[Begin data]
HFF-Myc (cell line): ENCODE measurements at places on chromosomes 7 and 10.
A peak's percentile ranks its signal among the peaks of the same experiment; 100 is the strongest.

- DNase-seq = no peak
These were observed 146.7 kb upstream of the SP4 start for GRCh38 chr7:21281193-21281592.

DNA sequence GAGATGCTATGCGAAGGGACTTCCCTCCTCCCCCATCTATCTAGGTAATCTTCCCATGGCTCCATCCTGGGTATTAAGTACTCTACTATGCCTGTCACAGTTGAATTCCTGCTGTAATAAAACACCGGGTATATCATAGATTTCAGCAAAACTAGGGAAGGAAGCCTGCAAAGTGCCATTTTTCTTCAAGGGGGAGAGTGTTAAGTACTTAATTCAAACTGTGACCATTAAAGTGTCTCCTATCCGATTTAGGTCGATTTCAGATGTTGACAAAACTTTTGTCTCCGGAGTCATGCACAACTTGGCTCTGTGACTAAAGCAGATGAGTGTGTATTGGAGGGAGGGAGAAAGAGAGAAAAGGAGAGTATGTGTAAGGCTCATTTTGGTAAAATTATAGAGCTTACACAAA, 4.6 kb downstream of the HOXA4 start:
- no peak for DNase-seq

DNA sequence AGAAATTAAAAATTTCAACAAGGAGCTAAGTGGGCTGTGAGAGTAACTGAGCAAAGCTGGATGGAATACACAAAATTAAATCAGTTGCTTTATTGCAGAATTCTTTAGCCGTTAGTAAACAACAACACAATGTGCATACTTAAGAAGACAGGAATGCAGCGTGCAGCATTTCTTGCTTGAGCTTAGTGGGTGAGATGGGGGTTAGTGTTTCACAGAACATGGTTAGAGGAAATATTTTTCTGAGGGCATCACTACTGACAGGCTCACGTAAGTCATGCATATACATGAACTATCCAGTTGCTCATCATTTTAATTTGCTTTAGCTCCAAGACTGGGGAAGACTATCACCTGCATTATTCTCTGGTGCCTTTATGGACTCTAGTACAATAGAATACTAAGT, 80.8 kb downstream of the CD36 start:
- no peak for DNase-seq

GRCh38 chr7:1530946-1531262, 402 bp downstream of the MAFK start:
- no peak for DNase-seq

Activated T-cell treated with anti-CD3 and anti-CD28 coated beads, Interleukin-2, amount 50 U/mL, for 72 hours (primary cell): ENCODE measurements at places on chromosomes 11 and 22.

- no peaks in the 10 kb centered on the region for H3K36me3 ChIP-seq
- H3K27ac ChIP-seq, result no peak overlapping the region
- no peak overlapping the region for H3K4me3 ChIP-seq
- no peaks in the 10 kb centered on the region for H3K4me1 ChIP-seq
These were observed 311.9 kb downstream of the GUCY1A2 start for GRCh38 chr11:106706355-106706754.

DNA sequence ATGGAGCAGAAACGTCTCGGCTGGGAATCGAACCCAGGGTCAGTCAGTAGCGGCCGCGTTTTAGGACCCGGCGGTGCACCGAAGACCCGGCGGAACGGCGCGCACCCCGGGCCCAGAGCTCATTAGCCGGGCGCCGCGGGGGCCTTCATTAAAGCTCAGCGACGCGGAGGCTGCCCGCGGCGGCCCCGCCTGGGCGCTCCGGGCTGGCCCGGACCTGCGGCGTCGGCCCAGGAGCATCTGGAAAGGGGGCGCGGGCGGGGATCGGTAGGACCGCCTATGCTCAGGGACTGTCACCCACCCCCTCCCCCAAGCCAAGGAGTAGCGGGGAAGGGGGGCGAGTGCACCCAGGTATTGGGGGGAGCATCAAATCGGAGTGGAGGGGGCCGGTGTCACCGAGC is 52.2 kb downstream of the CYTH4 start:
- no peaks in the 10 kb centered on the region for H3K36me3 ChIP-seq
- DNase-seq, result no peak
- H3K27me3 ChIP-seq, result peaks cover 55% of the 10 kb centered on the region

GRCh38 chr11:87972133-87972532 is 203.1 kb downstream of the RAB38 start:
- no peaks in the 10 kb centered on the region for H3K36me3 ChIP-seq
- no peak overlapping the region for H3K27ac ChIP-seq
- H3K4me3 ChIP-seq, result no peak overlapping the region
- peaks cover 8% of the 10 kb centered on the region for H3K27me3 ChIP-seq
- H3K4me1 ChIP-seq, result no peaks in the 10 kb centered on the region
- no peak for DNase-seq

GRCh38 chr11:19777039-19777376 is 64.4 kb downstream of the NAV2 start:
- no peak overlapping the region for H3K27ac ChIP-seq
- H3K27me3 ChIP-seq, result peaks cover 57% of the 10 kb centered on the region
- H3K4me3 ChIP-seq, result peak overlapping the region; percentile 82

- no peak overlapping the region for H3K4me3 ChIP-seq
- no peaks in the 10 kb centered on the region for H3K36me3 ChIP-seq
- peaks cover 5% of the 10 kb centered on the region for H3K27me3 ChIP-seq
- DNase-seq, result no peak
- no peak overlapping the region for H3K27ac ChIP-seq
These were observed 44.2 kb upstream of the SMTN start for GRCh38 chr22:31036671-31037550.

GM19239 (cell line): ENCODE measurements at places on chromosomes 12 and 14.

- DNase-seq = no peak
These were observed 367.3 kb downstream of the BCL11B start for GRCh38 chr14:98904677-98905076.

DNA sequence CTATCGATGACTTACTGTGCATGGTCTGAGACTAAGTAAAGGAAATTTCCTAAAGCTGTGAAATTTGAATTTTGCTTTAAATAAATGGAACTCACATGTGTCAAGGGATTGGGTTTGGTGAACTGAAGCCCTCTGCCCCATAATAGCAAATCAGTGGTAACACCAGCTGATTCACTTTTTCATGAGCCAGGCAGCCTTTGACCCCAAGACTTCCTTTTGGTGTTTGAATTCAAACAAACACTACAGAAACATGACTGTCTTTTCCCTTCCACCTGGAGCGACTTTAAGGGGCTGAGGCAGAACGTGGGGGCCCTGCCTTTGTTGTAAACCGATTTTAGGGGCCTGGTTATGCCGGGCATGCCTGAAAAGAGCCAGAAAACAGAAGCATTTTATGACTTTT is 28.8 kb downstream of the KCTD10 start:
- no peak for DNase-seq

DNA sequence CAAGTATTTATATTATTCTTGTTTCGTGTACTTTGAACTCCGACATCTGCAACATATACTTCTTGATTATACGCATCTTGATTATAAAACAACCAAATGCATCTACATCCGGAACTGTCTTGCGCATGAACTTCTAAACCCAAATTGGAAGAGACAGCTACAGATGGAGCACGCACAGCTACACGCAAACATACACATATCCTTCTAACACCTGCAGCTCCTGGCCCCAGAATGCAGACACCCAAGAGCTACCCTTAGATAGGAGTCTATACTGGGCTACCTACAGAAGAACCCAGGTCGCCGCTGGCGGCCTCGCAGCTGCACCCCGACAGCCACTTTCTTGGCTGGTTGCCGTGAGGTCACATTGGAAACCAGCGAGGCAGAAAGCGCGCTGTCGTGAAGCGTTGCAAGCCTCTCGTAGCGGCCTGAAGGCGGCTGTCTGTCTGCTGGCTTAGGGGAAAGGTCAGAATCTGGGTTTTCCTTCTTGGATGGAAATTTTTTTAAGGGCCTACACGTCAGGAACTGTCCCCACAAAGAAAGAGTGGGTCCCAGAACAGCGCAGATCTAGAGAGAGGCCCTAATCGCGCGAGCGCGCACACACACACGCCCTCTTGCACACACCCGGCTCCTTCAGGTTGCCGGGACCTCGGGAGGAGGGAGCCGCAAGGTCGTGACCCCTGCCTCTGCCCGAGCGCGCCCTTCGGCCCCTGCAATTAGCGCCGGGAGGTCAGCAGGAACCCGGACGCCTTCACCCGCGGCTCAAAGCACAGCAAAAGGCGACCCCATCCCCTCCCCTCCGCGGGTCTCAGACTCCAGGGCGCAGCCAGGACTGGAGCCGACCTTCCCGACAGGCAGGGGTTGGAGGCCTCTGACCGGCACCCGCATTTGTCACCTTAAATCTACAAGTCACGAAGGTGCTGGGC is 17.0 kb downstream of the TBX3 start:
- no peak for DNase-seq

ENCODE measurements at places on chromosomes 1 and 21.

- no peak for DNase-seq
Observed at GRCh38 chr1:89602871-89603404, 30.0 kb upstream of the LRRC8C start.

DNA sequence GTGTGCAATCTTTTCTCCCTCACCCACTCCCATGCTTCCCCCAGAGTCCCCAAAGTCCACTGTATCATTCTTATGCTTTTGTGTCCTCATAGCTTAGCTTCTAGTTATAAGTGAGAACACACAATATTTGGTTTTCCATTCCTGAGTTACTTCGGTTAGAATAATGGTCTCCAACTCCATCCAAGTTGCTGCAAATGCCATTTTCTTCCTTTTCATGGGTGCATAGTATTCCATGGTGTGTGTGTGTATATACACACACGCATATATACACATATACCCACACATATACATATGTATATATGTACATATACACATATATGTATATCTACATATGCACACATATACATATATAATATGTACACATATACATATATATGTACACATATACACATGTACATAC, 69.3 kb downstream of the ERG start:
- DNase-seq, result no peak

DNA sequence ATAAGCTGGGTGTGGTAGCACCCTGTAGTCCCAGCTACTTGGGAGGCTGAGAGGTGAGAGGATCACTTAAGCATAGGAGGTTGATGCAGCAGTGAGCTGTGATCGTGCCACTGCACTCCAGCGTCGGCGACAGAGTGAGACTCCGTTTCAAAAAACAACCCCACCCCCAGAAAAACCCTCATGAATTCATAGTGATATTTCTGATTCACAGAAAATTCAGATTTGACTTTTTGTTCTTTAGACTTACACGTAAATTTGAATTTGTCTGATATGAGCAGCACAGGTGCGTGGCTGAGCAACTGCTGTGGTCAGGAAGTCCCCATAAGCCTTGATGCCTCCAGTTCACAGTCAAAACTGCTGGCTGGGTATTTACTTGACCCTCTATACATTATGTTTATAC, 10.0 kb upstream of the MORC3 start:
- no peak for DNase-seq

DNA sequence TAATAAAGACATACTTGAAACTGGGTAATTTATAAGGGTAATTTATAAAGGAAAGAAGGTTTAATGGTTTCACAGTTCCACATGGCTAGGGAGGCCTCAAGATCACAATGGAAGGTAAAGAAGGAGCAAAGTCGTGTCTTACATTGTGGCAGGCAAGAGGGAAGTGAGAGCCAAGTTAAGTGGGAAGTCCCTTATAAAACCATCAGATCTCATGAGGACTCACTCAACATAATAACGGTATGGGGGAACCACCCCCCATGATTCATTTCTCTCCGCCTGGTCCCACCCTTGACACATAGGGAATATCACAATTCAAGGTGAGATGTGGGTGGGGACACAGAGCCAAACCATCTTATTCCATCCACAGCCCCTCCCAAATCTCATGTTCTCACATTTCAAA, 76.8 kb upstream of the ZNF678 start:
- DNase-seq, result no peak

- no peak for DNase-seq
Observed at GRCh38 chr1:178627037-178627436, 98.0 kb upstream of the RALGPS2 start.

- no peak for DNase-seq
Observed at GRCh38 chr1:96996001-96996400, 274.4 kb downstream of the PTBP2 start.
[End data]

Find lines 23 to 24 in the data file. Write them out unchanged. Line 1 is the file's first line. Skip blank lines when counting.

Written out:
- no peak overlapping the region for H3K27ac ChIP-seq
- H3K4me3 ChIP-seq, result no peak overlapping the region